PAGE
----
A User Story is a brief statement of intent which describes something the system needs to do for the user. As commonly taught, the user story often takes a canonical (standard) form of:

As a <role> I can <activity> so that <business value>

LOTS have been written on applying User Stories in agile development so there is no need to elaborate further here. However, in the model so far, the User Story is not explicitly called out, but rather is implied by the Story class. To make the User Story explicit, we need to extend the simple model a little as seen below:

Figure 5-Stories can be user stories or other work items

With this small addition, we now see that the backlog is composed of User Stories and Other Work Items, which include things like refactors, defects, support, research spikes and infrastructure development.

Stories are Implemented via Tasks
While, on the surface, agile development may appear to be less disciplined than traditional iterative or waterfall development, in reality, nothing could be further from the truth. Agile is the most disciplined software development model in use today. Part of that discipline is assuring that stories can be developed, tested and delivered to the baseline in the course of short iteration. Assuring that requires daily and intense cooperation from teammates. Therefore, each team member estimates the Tasks that are necessary to achieve a story. Since Tasks are explicit in agile, they must be explicit in our model as well:

Figure 6-Stories are implemented via tasks

As implied by the 1-to-many (1..*) relationship expressed in the model, there is often more than one task necessary to deliver even a small story.

Acceptance Tests: All Code is Tested Code
Ron Jeffries, one of the creators of XP, used the neat alliteration, Card, Conversation and Confirmation to describe the three elements of a User Story.

  • Card represents the 2-3 sentences used to describe the intent of the story.

  • Conversation represents fleshing out the details of the intent of the card in a conversation with the customer or product owner.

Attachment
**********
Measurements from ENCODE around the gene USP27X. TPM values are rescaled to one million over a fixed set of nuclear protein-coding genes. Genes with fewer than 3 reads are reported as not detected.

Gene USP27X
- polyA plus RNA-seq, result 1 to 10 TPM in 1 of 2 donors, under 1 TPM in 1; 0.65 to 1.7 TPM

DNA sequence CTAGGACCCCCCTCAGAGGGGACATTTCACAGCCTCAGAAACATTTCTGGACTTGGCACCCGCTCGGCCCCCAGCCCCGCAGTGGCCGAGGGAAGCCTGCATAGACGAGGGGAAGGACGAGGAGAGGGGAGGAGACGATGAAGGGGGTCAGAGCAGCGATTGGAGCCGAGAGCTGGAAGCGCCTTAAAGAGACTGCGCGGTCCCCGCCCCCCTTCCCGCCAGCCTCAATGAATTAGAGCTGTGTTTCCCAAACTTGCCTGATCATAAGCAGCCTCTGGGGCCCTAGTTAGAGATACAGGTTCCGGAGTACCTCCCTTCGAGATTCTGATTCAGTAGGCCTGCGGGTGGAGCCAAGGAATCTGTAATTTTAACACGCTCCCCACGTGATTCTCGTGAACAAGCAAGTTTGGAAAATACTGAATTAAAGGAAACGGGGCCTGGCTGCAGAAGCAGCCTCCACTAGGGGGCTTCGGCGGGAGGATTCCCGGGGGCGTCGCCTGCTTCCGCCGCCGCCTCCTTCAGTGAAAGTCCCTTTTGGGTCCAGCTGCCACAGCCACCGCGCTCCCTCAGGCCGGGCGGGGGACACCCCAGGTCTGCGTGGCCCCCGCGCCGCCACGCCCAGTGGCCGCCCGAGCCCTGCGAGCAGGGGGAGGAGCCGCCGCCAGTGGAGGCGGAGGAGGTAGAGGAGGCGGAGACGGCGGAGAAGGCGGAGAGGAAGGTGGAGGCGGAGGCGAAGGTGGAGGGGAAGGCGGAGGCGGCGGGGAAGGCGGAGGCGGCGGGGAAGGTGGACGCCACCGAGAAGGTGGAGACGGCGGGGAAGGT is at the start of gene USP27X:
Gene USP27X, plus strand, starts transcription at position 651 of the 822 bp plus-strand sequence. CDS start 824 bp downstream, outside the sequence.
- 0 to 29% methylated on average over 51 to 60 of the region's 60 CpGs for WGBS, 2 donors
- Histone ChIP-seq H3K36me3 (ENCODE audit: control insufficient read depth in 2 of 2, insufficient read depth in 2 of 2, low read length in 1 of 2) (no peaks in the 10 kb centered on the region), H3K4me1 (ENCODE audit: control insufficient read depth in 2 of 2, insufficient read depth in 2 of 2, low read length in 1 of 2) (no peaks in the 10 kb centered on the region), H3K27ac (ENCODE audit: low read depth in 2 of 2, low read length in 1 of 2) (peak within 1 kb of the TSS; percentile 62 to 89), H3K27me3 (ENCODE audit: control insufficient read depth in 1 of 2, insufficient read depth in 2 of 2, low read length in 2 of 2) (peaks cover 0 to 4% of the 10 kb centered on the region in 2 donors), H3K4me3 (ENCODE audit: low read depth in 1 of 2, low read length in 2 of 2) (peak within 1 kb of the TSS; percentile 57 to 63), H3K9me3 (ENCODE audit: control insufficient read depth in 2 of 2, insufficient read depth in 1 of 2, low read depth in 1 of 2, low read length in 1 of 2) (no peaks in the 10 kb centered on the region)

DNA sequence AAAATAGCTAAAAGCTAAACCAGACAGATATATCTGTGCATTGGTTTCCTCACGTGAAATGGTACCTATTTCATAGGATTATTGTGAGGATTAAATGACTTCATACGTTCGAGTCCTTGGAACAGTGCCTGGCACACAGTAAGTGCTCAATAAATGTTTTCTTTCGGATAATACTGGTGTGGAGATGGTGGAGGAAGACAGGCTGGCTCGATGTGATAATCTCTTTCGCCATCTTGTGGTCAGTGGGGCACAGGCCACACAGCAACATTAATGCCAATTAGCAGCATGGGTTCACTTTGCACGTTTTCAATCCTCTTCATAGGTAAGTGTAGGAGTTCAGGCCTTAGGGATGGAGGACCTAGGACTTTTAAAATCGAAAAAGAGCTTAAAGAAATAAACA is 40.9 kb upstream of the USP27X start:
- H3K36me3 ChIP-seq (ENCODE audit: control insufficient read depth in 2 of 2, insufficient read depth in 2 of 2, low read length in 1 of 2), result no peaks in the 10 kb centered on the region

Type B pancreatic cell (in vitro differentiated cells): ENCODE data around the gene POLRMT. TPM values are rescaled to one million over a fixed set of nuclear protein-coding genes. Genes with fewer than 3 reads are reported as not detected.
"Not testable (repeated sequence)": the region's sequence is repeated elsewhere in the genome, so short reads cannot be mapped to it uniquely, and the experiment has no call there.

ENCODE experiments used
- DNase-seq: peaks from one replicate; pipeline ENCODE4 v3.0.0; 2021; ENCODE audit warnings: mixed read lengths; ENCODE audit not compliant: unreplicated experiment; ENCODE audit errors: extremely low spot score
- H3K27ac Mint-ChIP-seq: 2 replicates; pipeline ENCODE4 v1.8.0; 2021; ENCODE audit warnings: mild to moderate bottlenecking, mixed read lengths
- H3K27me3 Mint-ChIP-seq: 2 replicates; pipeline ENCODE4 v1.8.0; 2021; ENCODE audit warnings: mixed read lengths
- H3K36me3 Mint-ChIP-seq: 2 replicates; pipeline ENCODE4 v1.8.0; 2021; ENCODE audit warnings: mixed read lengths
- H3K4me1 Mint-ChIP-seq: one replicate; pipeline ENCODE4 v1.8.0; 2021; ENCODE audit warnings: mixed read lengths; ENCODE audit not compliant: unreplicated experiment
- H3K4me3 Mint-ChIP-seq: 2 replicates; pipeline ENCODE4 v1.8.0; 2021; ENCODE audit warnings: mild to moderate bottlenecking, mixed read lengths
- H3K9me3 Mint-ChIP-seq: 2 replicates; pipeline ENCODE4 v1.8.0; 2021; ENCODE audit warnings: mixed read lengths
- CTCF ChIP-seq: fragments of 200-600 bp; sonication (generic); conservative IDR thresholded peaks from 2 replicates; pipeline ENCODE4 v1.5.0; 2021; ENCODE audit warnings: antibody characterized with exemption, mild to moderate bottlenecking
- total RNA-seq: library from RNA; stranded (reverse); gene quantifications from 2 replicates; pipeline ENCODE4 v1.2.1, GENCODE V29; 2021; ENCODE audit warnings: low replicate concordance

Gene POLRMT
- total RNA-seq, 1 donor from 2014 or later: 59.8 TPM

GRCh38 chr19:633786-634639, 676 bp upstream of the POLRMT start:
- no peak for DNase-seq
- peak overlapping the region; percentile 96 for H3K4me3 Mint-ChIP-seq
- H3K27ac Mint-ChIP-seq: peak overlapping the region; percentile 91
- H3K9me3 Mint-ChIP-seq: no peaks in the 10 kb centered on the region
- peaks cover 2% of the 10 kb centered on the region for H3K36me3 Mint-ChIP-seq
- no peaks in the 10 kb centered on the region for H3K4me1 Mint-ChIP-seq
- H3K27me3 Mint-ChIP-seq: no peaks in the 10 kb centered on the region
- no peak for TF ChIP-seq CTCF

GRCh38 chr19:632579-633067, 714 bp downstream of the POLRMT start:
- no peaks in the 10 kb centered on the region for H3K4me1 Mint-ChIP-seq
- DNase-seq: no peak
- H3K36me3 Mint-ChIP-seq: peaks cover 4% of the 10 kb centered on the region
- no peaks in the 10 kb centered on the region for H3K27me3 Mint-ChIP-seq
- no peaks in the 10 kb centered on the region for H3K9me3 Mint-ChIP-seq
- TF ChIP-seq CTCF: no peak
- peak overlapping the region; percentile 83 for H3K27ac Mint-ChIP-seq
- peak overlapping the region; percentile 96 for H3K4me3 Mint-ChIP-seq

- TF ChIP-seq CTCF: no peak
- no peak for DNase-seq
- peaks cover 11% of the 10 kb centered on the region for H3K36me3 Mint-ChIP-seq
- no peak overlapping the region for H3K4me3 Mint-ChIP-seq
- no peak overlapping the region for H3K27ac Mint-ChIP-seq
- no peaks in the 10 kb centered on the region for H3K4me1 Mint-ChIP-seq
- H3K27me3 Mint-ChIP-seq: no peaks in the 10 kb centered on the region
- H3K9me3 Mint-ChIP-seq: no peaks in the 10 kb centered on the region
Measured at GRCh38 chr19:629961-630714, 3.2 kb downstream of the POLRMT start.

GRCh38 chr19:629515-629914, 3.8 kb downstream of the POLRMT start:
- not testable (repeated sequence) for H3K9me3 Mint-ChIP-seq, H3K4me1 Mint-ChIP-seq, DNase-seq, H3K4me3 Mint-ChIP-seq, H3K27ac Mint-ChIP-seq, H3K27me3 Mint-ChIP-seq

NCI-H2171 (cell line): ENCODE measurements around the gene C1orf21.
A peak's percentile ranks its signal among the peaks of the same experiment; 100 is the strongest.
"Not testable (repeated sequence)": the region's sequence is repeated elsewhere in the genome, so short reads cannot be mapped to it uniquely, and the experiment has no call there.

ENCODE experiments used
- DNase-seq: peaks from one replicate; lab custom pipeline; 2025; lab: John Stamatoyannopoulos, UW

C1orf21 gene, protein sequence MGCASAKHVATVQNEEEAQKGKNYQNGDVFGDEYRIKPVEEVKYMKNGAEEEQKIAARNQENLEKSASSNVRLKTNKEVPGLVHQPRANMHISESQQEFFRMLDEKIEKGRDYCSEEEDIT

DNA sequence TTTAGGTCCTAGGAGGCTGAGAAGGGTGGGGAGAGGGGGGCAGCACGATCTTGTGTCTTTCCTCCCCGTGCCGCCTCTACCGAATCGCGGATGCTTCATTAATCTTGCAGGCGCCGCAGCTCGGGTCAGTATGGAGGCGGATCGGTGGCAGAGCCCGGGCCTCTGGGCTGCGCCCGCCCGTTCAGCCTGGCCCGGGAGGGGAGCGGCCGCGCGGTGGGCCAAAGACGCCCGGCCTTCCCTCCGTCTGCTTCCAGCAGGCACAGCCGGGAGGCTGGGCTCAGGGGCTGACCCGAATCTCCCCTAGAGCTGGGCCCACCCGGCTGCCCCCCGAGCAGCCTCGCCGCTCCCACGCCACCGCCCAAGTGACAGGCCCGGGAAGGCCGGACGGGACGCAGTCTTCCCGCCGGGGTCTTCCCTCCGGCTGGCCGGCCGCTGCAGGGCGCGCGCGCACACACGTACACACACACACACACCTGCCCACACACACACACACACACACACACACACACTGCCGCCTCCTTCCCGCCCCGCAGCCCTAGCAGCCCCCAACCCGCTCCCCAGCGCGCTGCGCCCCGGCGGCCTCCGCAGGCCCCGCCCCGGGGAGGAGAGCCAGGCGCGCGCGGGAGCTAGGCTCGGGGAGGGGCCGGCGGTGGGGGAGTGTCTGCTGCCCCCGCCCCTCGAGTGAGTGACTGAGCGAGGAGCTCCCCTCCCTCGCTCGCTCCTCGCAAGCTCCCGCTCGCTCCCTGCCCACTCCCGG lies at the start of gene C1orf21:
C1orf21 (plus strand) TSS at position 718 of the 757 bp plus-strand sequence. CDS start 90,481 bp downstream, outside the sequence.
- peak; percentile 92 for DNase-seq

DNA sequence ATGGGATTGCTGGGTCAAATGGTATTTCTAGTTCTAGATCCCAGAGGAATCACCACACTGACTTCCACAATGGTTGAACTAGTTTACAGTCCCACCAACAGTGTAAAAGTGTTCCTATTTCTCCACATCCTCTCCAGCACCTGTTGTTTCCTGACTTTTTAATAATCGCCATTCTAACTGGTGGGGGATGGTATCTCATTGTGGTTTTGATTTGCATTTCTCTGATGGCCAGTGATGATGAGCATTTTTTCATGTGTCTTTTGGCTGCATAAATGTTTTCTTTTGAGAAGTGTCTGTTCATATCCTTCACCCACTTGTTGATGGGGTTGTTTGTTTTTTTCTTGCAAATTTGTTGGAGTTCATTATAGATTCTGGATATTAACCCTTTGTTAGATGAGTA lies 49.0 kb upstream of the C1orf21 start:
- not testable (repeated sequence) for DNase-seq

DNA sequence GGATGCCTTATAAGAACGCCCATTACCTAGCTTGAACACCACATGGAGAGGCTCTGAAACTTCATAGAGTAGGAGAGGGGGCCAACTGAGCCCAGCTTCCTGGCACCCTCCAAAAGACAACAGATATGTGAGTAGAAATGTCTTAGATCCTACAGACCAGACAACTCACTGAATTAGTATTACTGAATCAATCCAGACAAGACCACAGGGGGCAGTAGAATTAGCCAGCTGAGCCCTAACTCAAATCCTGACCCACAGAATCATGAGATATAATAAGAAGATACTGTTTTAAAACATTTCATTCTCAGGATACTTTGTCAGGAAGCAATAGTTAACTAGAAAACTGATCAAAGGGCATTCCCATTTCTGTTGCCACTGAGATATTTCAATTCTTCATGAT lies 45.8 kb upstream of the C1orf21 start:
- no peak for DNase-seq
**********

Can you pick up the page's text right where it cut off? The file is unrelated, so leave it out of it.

• Confirmation represents the Acceptance tests which will confirm the story has been implemented correctly.

With this simple alliteration and XPs zealousness for "all code is tested code" we have an object lesson in how quality is achieved during, rather than after, actual code development. In our model, however, we treat the Acceptance Test an artifact distinct from the (User) Story itself, and associate each story with one or more acceptance tests as indicated below:

Figure 7- A story is not done until it passes an acceptance test

In so doing, the model is explicit on its insistence on the relationship between the Story and Acceptance Test, thereby assuring quality. This is seen in the 1 to many (1..) relationship (i.e. every story has one or more Acceptance Tests) and in the fact that a Story cannot be considered complete (done when passes) until it has passed the Acceptance Test(s).

Summary of the Model for Agile Teams
Perhaps this didn't seem like an overly complex discussion, and for most agile teams, these few unarguably-agile artifact types are all that is needed for a lightweight agile process. And yet, the apparent simplicity disguises a somewhat more complex background, as the summary model shows:

Figure 8-The full model for agile teams

Why the Team Model is Lean and Scalable
Relative to the "advertising claims" of our lean and scalable model, it's worth noting why the model is lean and scalable:

It is Lean

It is Scalable

Simplest possible agile artifact types

No limit to the number of teams

Just-in-time story development eliminates requirements specification and inventory

No limit to the number of stories

All code is tested code - no untested code inventory either

If all code is tested code, the system will have inherent quality too

Simple backlog construct facilitates a pull/kanban system

Separation of backlogs simplifies administration and tooling

The Model for Agile Programs
For smaller software projects and small numbers of teams, this model is fully adequate to support quality development in an agile manner. Indeed, the model and artifacts so far are so simple and commonly used that one would not consider it to be a "requirements model" at all.